What is it?
Poisoning can occur in many ways. Poisons, of course, can be swallowed. However, children can also be poisoned from inhaling fumes, getting splashed in the eye, or having the poison on the skin.
What are the symptoms?
Symptoms depend upon the poison and manner in which the exposure occurred. Many poisonings happen without direct observation. Therefore, a parent must keep a suspicious eye out for possible ways their children can get into dangerous chemicals and medications. In addition, parents must be aware of symptoms that might suggest the child has been exposed to a toxic substance. These symptoms include:
- Burns on the lips or in the mouth or excessive drooling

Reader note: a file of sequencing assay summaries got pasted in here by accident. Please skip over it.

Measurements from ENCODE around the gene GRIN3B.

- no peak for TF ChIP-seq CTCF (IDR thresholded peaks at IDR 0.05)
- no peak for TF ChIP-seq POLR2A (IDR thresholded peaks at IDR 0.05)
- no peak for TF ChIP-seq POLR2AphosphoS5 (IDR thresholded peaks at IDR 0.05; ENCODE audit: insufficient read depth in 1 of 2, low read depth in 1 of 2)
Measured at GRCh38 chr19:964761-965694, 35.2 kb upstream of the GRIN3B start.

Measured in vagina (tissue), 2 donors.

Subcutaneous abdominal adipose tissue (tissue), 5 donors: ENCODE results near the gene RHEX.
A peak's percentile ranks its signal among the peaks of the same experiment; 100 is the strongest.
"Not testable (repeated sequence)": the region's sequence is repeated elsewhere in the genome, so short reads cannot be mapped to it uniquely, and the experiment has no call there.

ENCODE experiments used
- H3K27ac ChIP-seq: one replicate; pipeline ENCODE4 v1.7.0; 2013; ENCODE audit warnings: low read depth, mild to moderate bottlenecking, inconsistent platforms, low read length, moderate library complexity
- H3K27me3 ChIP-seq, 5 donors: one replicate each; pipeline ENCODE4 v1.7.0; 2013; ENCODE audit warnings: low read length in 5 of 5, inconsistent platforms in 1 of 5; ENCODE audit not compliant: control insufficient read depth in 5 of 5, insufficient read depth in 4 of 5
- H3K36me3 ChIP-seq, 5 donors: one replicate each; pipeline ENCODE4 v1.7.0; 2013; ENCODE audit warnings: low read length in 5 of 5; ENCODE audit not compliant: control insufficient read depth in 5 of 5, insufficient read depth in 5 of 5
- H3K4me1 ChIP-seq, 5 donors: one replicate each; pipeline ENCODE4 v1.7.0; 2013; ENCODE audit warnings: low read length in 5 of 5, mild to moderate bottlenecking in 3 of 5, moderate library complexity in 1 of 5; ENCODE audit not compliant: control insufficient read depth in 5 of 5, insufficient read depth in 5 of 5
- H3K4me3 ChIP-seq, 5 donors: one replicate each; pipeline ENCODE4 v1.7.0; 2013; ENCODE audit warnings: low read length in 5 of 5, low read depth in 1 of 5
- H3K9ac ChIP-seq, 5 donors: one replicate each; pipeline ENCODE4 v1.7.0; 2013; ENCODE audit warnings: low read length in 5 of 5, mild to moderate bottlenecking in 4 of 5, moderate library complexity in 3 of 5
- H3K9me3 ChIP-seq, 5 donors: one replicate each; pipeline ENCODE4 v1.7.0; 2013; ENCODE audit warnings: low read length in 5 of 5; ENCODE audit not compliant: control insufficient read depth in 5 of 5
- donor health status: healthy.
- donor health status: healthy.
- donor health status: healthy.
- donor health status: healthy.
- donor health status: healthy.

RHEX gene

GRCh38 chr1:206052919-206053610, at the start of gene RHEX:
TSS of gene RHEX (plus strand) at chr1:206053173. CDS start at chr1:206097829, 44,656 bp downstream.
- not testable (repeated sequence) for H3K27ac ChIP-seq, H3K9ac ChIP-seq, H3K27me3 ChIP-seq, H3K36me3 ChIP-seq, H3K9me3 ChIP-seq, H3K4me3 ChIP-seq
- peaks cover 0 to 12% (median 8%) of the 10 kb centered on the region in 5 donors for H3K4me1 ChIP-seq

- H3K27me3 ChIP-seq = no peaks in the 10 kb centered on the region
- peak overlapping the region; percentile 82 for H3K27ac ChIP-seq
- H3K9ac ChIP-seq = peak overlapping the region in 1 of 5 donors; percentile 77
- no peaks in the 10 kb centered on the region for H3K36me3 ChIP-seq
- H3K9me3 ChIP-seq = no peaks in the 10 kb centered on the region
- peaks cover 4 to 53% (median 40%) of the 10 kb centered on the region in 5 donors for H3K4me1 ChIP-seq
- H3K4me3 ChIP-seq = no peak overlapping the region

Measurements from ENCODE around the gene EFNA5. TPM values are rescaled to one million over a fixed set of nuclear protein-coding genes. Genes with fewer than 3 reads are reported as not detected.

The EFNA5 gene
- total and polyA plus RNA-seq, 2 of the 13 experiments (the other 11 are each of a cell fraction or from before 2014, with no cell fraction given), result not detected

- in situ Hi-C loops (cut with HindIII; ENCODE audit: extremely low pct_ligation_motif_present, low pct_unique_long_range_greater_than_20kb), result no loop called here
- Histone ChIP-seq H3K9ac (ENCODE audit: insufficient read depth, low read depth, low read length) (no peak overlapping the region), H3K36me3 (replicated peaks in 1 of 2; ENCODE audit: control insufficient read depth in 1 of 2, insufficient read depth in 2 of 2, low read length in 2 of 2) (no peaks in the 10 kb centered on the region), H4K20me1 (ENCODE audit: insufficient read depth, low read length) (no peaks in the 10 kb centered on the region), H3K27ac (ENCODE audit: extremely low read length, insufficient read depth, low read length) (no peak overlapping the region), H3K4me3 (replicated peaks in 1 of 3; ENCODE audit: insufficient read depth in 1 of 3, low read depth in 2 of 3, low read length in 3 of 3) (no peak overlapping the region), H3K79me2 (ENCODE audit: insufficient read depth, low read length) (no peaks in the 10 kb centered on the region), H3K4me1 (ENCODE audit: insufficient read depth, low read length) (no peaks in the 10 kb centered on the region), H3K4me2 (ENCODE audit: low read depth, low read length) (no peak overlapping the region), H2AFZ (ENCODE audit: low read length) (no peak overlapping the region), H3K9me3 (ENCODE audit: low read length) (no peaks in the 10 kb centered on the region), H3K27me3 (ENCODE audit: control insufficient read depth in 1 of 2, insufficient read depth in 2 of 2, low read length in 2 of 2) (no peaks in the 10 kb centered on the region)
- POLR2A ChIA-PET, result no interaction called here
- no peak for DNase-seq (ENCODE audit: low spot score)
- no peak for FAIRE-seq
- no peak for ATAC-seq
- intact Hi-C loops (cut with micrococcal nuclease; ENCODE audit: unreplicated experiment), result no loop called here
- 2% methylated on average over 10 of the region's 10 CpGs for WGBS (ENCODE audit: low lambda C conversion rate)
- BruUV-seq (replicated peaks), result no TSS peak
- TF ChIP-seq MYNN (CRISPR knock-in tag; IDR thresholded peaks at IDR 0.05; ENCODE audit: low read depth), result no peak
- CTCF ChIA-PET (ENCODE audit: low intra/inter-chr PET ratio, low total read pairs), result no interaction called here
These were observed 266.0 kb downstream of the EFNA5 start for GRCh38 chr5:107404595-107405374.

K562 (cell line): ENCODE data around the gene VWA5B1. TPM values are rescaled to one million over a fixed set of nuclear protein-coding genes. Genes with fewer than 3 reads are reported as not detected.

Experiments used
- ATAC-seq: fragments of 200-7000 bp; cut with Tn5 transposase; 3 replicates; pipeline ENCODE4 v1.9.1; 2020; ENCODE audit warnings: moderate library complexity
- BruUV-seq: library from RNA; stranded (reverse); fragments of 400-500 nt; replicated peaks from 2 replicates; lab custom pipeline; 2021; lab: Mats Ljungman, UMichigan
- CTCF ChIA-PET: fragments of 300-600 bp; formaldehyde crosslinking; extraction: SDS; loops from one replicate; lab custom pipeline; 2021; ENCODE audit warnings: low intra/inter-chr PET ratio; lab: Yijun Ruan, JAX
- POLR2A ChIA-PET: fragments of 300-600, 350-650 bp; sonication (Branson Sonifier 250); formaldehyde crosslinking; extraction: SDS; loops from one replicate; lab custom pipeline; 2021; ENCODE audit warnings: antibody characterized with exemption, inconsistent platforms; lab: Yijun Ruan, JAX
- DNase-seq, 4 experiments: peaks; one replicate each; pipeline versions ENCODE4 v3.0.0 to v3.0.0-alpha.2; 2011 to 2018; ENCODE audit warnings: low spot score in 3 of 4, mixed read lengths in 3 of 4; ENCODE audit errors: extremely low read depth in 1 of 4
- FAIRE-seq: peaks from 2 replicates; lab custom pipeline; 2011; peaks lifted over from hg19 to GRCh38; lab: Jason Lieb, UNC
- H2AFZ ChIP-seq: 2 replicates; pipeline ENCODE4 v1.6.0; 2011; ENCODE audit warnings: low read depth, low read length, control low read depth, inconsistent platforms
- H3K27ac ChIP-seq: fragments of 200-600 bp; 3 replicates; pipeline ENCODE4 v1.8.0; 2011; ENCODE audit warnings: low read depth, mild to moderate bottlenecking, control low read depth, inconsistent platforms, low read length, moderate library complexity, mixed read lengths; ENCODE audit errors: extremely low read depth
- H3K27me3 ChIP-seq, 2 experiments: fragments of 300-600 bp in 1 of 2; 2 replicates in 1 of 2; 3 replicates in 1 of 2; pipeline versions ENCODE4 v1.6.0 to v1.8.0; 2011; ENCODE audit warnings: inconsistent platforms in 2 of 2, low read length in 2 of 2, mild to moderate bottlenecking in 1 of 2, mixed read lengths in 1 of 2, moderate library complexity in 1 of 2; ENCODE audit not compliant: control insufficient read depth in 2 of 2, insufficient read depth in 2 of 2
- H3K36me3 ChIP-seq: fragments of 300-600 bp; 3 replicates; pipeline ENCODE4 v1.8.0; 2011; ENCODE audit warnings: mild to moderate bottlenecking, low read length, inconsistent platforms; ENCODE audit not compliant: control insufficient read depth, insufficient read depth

- Unexplained stains on the clothing
- Unexplained odors on the clothing
- Excessive sleepiness and “not acting right”
- Nausea or vomiting without other signs of illness, such as fever
- Difficulty breathing
What can/should be done at home
- The first and best step is prevention.
- Keep the Poison Control Center number handy --(800) 222-1222.
- If the substance was swallowed, have the container and label handy when you call Poison Control.
- Do not induce vomiting unless instructed to do so by your pediatrician or Poison Control Center.
- If a chemical or other caustic substance has spilled on the skin, remove the clothes and rinse the area for at least 15 minutes. Call Poison Control for further instructions.
- If it has spilled into the eye, flush it with a steady stream of lukewarm water for 15 minutes and call Poison Control for further instructions.
- Finally, learn CPR. The life you save may be your child’s.